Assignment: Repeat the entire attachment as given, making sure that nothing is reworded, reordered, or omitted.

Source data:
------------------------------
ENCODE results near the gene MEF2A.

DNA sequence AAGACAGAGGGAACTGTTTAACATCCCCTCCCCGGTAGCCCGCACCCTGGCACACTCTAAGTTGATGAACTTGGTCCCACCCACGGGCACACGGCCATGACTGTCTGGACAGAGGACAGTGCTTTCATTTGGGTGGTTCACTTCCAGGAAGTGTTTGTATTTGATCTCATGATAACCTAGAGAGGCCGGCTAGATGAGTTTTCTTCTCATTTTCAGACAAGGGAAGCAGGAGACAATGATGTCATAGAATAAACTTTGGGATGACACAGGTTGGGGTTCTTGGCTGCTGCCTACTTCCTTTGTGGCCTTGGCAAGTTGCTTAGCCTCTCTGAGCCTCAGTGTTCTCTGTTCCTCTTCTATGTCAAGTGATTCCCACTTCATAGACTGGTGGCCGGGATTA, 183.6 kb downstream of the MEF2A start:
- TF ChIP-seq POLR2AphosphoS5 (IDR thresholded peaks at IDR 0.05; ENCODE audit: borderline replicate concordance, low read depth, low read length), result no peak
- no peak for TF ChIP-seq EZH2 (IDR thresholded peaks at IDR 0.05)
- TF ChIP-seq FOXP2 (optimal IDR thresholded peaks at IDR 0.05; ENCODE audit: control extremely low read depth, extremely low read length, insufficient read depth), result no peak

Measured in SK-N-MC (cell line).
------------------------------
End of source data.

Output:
ENCODE results near the gene MEF2A.

DNA sequence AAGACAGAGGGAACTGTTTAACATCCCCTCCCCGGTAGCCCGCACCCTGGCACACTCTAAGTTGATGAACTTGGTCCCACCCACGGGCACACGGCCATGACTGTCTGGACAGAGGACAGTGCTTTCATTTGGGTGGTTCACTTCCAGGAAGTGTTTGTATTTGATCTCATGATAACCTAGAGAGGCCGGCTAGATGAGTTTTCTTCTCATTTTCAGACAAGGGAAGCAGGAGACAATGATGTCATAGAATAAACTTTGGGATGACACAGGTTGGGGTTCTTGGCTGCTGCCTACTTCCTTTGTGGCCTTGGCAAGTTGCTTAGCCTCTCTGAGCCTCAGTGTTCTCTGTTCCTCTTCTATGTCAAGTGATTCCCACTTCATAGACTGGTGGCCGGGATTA, 183.6 kb downstream of the MEF2A start:
- TF ChIP-seq POLR2AphosphoS5 (IDR thresholded peaks at IDR 0.05; ENCODE audit: borderline replicate concordance, low read depth, low read length), result no peak
- no peak for TF ChIP-seq EZH2 (IDR thresholded peaks at IDR 0.05)
- TF ChIP-seq FOXP2 (optimal IDR thresholded peaks at IDR 0.05; ENCODE audit: control extremely low read depth, extremely low read length, insufficient read depth), result no peak

Measured in SK-N-MC (cell line).